Continuing on with the Low Mileage Edition of Hooniverse Weekends I came across this mint 1979 MG Midget. In what is possibly the longest production cycle of any British Car, the Midget was a decedent of the Austin Healey Sprite, that first saw production in 1958. 1980 marked the last year for the Midget, so that was an incredible 22 years of factory output with over 226,000 MG Produced, and another 129,000 Sprites. So, it this last of a breed worth buying, or is just another antique to be locked up in a museum?
This version of the Midget was called the Midget 1500, after being fitted with the 1493CC unit lifted from the Triumph Spitfire. The gearbox was also lifted from another British Leyland model, the Morris Marina. To meet US federal regulations, very large black plastic bumpers were added to the front and rear along with an increase in ride height. Federal regulations at that time dictated that all passenger car bumper heights had to be equal (remember, they didn’t consider trucks, vans, and utility vehicles passenger cars), and that headlamps also had to be a certain height.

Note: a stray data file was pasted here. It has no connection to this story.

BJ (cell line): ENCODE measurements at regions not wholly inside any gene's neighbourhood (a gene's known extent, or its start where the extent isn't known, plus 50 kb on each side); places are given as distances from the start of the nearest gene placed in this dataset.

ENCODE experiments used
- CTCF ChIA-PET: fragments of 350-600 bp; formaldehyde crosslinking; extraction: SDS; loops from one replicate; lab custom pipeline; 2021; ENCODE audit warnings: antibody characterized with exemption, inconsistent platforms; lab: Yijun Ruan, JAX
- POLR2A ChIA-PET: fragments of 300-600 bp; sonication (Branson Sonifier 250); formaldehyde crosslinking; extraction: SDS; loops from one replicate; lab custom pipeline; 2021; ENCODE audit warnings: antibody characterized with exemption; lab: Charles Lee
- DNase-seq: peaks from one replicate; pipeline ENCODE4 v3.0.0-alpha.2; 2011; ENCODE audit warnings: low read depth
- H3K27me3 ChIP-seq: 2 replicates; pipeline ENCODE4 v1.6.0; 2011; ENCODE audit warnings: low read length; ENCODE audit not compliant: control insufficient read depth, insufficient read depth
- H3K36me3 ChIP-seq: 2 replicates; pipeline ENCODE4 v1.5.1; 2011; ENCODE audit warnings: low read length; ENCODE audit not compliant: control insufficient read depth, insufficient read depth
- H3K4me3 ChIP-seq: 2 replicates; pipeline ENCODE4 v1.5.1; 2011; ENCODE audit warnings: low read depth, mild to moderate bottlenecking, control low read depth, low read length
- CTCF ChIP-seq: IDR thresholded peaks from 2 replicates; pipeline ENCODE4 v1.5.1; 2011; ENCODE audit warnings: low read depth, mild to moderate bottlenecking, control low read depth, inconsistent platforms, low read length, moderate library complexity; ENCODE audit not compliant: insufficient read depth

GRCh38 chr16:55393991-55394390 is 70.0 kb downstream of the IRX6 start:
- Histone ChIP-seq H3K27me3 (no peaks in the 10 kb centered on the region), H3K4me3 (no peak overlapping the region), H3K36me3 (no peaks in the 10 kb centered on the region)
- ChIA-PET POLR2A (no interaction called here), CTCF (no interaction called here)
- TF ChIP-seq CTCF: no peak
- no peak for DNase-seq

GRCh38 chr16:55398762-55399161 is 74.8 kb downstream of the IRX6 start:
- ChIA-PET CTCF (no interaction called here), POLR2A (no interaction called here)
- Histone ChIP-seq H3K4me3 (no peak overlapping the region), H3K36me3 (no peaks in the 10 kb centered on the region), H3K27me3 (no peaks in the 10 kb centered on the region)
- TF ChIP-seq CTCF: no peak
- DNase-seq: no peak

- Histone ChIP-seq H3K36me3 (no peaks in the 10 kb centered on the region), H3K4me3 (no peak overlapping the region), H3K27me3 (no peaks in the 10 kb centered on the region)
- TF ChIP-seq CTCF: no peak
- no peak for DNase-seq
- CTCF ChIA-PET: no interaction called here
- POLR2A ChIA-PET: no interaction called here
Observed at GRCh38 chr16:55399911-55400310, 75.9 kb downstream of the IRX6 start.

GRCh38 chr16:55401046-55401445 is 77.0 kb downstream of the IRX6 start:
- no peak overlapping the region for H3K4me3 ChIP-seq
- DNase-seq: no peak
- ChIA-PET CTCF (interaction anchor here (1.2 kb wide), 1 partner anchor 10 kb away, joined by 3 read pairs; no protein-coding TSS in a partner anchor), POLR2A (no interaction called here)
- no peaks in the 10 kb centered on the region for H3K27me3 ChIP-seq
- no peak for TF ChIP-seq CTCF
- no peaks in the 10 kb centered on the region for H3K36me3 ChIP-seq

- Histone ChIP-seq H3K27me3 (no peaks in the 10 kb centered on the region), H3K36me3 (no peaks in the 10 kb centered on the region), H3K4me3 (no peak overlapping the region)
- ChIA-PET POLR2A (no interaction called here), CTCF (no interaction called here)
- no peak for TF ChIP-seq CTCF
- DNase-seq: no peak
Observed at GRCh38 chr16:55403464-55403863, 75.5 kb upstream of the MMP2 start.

This particular Midget is all original, and according to the listing:
This is a chance to own the best 79 MG Midget on the planet. It has only 7,137 miles. The car is all original. Even the tires are original. The car is in the best color you could by. It was dealer rust proofed. The top is like new. The car runs and drives better than any restored one of these. They are only original once. It would cost a fortune to restore one of these to this level and it still would not be as tight.
Currently the bidding has stalled at $7,600.00, with an unmet reserve. So, how much do you think the bidding will go before its sold? Is this an MG worth craving? Am I out of my mind for taunting you? See the eBay listing here.